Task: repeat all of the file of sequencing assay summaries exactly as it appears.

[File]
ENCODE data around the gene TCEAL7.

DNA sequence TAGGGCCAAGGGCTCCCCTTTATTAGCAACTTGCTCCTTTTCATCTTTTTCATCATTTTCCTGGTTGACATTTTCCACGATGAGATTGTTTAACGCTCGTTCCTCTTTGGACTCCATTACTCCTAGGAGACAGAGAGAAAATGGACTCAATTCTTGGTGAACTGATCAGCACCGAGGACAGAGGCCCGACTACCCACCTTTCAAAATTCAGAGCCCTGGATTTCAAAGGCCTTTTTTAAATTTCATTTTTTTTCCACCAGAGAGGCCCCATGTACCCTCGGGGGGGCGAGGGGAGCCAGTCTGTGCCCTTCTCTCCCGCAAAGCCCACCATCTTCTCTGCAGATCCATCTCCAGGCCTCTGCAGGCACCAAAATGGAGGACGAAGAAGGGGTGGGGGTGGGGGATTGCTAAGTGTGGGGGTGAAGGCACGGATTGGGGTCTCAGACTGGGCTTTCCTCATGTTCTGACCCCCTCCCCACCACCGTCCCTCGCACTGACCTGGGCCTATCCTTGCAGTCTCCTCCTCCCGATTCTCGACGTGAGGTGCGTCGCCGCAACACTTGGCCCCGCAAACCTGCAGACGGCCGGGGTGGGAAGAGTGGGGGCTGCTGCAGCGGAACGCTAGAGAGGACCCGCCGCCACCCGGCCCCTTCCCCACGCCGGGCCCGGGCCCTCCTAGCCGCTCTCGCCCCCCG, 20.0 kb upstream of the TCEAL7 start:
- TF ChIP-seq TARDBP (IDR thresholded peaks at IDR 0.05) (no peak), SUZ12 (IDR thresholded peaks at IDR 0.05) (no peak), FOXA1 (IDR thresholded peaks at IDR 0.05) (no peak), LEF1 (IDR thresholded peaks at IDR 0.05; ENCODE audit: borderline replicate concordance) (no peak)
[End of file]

ENCODE data around the gene TCEAL7.

DNA sequence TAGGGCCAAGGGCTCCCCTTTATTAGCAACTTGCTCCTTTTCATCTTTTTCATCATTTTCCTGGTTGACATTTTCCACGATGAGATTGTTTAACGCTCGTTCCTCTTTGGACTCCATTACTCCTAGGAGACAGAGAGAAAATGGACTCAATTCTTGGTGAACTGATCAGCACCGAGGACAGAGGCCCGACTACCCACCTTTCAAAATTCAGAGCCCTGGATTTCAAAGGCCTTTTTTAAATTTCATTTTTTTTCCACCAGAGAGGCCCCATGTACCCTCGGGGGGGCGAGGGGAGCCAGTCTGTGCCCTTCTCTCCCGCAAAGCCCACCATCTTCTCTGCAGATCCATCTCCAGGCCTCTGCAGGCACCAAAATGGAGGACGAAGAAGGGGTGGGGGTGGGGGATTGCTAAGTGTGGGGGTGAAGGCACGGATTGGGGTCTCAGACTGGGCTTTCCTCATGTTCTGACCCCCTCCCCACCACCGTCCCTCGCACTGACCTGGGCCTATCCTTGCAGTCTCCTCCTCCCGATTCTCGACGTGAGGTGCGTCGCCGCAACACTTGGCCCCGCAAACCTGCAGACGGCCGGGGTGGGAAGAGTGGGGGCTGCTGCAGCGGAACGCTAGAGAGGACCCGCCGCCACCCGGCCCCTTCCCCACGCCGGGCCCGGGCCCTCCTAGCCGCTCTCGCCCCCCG, 20.0 kb upstream of the TCEAL7 start:
- TF ChIP-seq TARDBP (IDR thresholded peaks at IDR 0.05) (no peak), SUZ12 (IDR thresholded peaks at IDR 0.05) (no peak), FOXA1 (IDR thresholded peaks at IDR 0.05) (no peak), LEF1 (IDR thresholded peaks at IDR 0.05; ENCODE audit: borderline replicate concordance) (no peak)